Using X11 Applications From A PC
In order to run graphical Linux and Unix applications from home, you
need to have a working X11 server installed on your PC. Linux
and Mac OSX both include an X11 server, Windows does not.
However, a previously commercial X11 server, X-Deep/32, has recently
been released as Freeware. Using it along with Putty, one can
successfully using X11 applications from home or residence.
The following instructions detail how one can install and use the
X-Deep/32 X server. If you have any questions, please direct
them to email@example.com.
Step One: Download
and Install X-Deep/32
X-Deep/32 is available on CASLab here.
It uses a standard
Windows installer, simply download it and double-click to
install. When installation is finished, launch the program
by clicking on the icon:
Step Two: Configuring X-Deep/32
X-Deep/32 requires configuration before it is usable with CASLab.
Launching the application for the first time will bring up the following dialog:
Select the first option, make sure that that the bottom check boxes are both de-selected and click the "Select" button.
Now, click on the XServer taskbar item:
This will bring up the main X-Deep/32 window. Select "Edit -> X-Server Options"
Choose the "Window Modes" tab, then select "Multiple MS Window Mode"
and uncheck the "Display Root Window" option
Next, select the "XDMCP" tab and uncheck the "X-Deep/32 Local XDM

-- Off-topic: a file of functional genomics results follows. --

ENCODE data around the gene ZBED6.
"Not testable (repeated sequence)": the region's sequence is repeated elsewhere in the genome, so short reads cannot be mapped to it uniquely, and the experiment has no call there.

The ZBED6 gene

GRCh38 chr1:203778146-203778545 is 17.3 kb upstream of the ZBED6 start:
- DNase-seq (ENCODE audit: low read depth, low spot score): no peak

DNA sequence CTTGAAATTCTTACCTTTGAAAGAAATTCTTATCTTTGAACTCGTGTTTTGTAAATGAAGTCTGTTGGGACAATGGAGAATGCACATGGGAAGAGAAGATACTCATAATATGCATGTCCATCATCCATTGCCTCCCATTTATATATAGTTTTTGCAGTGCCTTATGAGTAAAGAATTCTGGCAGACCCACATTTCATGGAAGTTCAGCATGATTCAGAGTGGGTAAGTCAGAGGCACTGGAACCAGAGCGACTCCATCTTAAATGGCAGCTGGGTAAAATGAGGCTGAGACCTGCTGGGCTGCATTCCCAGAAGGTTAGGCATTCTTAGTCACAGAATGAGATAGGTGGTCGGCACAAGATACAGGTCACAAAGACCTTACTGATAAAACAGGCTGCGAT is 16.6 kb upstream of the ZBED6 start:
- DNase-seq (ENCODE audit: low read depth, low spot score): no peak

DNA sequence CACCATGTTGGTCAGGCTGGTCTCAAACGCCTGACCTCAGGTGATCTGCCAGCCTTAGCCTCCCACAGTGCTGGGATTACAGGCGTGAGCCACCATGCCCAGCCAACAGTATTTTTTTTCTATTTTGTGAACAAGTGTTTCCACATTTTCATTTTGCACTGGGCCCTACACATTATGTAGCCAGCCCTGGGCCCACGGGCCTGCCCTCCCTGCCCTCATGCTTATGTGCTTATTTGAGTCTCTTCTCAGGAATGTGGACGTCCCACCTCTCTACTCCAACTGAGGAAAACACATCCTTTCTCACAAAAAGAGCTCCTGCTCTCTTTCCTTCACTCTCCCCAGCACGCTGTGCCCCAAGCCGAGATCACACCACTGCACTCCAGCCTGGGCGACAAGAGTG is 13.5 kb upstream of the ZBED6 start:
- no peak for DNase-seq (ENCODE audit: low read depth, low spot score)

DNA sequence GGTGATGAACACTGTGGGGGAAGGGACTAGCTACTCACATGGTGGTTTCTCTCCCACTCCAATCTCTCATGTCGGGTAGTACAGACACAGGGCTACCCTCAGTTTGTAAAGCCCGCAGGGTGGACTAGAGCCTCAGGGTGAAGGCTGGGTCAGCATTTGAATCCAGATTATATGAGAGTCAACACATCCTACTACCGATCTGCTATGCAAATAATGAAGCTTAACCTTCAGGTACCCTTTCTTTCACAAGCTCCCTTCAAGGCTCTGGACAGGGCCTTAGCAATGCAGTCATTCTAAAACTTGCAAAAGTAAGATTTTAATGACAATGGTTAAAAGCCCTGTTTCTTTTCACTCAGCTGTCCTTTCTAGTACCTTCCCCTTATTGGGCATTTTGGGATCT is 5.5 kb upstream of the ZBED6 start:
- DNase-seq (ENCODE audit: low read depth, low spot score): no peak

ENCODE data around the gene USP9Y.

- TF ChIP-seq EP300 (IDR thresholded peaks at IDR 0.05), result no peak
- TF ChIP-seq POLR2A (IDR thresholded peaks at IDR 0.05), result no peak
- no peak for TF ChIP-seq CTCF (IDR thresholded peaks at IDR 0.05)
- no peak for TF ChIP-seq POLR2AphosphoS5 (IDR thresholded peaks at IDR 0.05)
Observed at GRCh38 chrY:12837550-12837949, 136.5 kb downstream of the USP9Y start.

Configuration changes are now complete. Click "OK."
X-Deep/32 will ask to restart the server. When running, a small
icon will be displayed in the taskbar:
Step Three: Configuring PuTTY
To run X11 applications remotely, you actually tunnel the X11 calls
through SSH using PuTTY. Be default, PuTTY does not allow X11
forwarding. We provide a suitable set of registry entries that
enable X11 forwarding for both Solaris (Zeus) and Linux. The
required files and information can be found here.
If you already have PuTTY installed, the following options need to be
changed. Note: You do not need to do this
step if you install the registry information provided above.
Under Connection -> SSH -> Tunnels, check the "Enable X11
forwarding" option and ensure that "X display location" is set to
Step Four: Testing PuTTY and X-Deep/32
With the X-Server running in the background, you should now be able to
launch PuTTY, connect to Linux or Unix and run X11 applications.
A good test would be to select the "Solaris (Zeus)" session in
putty. After logging in, type xterm at the prompt.
If you see an error: X
connection to localhost:10.0 broken (explicit kill or server shutdown).
Check to make sure that the X-Server is running and that you correctly
enabled X11 forwarding in PuTTY.
If all went well, you should see the following:
Congratulations, you can now run remote X11 applications. This
means that Maple, Jape, NuSMV and more can all be run from the comfort
of your own home.